The task is challenging, as the agent is required to take a decision on the next based on partial information on the environment only, i.e. the task is partial observable. The observed image represents the agent’s field of view (i. e. what is in front of it), in a 90 degree range and unlimited depth. The agents is required to recall previously seen observations in some way as it doesn’t have access to a global view of the map, and these views are stored in its latent memory, the representation studied in this work.

2.3 Deep Reinforcement Learning and Memory

As expressed in the taxonomy [16], DRL reached state of the art performance in tasks such as robot control [17] and board games [6, 18] where it even surpasses humans in some cases. Recent Deep Reinforcement learning (DRL) models, such as Deep Q-networks (DQN) [19, 5], and Asynchronous Advantage Actor-Critic (A3C) [20], learned to play video games with human level control using only images as input. As a result, they achieved human-level performances on Atari 2600 games [21] such as breakout. Those models rely on the hypothesis that the optimal action can be decided based on a single frame.

However, these approaches operate on environments that can be totally observed (like a chess or GO board game), and not partially with a field of view which is smaller than the environment. To address this, an internal latent memory can be introduced [22] to provide a space the model can use to store an approximation of the history of previous inputs and solve navigation problems [23, 24, 25], allowing learning in simulated environments such as Matterport3D [26], ViZDoom [15, 27].

2.4 Visual Analytics and Deep Learning

Visual Analytics have been proven significantly helpful to deep learning (DL) experts to better understand their models [13], by providing insights on their decisions and inner representations. Visual analytics contributions, such as LSTMVis [14] allows users to formulate hypothesis on the memory behavior with respect to the current input sentence by selecting time intervals, and observing the memory activity through proximity search across different views and metrics. The re-ordering of memory elements using a 1D t-SNE projection applied to handwriting trajectory prediction [28] provides an overview of the representation and to highlight patterns on how different feature dimensions reacts to different path e. g., curvatures. Memory dimensions displayed over the input text of a character level prediction model [29] highlights characters that trigger specific memory activations, and thus provide insights on how certain parts of the memory react to characters (e. g., to quotes).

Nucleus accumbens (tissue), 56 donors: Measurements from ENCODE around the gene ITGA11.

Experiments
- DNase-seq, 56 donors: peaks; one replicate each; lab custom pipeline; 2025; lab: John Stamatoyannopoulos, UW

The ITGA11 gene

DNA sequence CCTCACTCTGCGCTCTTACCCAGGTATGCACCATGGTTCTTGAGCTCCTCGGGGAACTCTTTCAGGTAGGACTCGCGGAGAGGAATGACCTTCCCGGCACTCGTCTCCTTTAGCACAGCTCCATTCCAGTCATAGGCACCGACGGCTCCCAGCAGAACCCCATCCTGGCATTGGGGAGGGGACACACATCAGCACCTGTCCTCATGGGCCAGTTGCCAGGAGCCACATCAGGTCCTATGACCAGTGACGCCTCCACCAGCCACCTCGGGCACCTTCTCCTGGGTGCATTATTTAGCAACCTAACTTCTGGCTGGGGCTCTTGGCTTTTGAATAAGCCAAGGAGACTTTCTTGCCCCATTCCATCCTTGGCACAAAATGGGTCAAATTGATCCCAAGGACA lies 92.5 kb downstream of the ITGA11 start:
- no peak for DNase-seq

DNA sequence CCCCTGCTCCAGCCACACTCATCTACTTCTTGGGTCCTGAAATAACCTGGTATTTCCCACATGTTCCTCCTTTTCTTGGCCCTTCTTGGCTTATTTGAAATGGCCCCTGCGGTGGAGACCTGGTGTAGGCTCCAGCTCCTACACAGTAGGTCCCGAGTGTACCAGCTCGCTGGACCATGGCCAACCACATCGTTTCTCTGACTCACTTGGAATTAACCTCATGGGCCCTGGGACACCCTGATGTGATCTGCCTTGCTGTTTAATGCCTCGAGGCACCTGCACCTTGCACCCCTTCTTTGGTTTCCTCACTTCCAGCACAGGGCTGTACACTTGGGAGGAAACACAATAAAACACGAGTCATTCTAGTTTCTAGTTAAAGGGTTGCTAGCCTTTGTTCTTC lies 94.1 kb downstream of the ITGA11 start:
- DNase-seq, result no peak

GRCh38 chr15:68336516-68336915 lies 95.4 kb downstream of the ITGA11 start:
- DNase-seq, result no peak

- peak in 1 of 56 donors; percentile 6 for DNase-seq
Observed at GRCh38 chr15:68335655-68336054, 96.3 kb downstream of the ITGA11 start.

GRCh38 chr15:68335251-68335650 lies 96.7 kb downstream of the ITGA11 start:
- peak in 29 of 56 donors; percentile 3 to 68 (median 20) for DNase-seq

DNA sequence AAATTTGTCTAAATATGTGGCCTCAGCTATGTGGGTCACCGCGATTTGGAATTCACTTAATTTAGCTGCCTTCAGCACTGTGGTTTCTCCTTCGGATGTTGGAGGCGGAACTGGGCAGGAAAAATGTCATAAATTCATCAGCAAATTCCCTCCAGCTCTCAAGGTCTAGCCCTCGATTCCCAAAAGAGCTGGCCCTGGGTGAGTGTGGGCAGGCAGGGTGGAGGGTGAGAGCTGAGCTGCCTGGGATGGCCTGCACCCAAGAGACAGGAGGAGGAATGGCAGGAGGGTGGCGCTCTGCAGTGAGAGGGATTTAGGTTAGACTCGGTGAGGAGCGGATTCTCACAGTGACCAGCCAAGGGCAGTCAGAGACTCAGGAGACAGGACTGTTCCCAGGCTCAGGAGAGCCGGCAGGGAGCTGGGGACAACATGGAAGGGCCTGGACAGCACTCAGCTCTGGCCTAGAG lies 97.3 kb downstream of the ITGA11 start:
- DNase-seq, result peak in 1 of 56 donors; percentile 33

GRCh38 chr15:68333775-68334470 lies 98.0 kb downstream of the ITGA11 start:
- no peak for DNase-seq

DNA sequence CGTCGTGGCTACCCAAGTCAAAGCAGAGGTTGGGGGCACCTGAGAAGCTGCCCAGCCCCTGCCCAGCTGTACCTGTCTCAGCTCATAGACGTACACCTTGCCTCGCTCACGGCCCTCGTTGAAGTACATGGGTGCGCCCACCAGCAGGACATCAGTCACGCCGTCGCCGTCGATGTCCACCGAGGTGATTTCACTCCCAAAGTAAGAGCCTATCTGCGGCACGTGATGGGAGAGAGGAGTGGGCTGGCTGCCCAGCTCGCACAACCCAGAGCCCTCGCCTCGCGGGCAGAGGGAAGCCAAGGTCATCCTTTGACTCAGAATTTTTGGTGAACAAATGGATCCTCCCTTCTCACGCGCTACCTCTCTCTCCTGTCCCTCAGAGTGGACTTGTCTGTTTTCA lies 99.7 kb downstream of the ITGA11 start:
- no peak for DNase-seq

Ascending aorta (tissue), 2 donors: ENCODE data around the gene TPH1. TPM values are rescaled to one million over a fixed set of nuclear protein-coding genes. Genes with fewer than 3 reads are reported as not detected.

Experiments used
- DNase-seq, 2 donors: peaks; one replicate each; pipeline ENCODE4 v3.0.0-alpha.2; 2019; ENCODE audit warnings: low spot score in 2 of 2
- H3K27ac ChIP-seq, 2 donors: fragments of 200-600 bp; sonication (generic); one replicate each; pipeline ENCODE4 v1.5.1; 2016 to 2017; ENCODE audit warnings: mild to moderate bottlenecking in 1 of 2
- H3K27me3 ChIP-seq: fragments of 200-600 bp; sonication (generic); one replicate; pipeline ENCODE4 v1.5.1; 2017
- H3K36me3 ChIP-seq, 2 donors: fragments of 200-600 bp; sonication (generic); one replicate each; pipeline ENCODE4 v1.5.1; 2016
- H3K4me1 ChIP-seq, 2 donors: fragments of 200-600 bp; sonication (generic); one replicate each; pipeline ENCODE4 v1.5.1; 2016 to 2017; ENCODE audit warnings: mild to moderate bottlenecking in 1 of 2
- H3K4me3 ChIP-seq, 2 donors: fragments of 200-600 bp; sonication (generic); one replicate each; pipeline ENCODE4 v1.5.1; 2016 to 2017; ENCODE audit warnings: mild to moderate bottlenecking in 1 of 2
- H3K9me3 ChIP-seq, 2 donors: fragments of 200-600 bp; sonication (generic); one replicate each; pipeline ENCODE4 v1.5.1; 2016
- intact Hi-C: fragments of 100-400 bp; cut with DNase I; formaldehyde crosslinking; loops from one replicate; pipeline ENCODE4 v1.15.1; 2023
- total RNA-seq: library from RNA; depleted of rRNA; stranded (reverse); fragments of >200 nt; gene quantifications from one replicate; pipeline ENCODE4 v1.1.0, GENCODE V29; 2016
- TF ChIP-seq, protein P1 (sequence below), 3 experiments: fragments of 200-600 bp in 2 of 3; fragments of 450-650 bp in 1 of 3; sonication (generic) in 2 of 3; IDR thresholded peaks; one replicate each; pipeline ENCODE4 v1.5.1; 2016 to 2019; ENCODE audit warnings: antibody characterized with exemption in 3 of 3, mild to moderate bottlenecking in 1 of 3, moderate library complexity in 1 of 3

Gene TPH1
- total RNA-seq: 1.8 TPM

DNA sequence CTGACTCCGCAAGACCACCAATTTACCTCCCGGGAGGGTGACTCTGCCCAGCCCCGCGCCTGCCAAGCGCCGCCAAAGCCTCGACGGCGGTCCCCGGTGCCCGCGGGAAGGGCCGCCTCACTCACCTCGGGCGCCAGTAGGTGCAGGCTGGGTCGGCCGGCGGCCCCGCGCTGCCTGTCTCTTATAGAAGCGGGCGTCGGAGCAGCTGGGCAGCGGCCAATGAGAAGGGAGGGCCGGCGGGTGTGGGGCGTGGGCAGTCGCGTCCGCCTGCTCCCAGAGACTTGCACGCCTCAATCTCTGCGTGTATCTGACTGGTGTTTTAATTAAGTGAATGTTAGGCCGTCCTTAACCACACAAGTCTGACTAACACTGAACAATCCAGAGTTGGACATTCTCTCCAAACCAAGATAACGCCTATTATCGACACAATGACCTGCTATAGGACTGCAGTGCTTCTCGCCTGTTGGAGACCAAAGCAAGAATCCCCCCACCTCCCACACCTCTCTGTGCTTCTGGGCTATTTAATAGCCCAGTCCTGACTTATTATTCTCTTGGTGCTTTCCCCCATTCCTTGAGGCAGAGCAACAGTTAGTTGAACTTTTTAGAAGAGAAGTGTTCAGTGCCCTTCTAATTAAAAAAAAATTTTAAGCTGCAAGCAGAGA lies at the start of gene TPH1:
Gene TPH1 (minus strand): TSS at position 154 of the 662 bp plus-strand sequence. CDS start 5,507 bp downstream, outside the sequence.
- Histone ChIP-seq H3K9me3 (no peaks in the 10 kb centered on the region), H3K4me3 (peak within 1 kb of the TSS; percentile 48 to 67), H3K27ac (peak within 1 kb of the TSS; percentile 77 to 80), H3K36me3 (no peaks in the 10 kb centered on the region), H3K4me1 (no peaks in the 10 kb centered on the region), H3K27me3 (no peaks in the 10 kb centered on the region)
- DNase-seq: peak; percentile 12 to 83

Despite being effective in providing insights on their models decisions and inner representations, these works cannot be directly applied to deep reinforcement learning (DRL), in particular in complex 3D environments. In these problems, the input are images, which are embedded in high dimensional spaces. Other factors are the lack of supervision over actions, known as the credit assignment problem inherent to RL problems (the reward provided at a given time step can correspond to decisions taken at arbitrary time steps in the past) and the partial observability of the problem. Some of the work has been applied to natural language processing in a supervised context, where ground truth is provided, and cannot be directly applied to DRL.

To our knowledge, DRL visualizations are under represented in the literature compared to other methods on visualizing deep learning. LSTM activations from an A3C agent [23] have been displayed using a t-SNE [30] projection. Despite being effective for an overview of the agent’s memory, it offers limited information on the role of the memory. t-SNE projections have also been applied to memory-less DRL agents on 2D Atari 2600 games, in the seminal DQN paper [5], and in [31]. Recent efforts to visualize DQN such as DQNViz [32] study memory-less agents behaviors as they learn how to play the fully observable Atari 2600 breakout game. It demonstrates the effectiveness of visual analytics solutions applied to DRL but again is not directly adaptable to agents with memory, and only works with agents moving left or right in a 2D environment.

In this paper, we address the under-explored challenge of visualizing a model’s memory in a self-supervised and RL context, and the visualizations of DRL agents behaviors in navigation problems. We also provide interaction to overview, filter, and select parts of such memory to provide clues on agents decision reasoning.

3 Model and Design Goals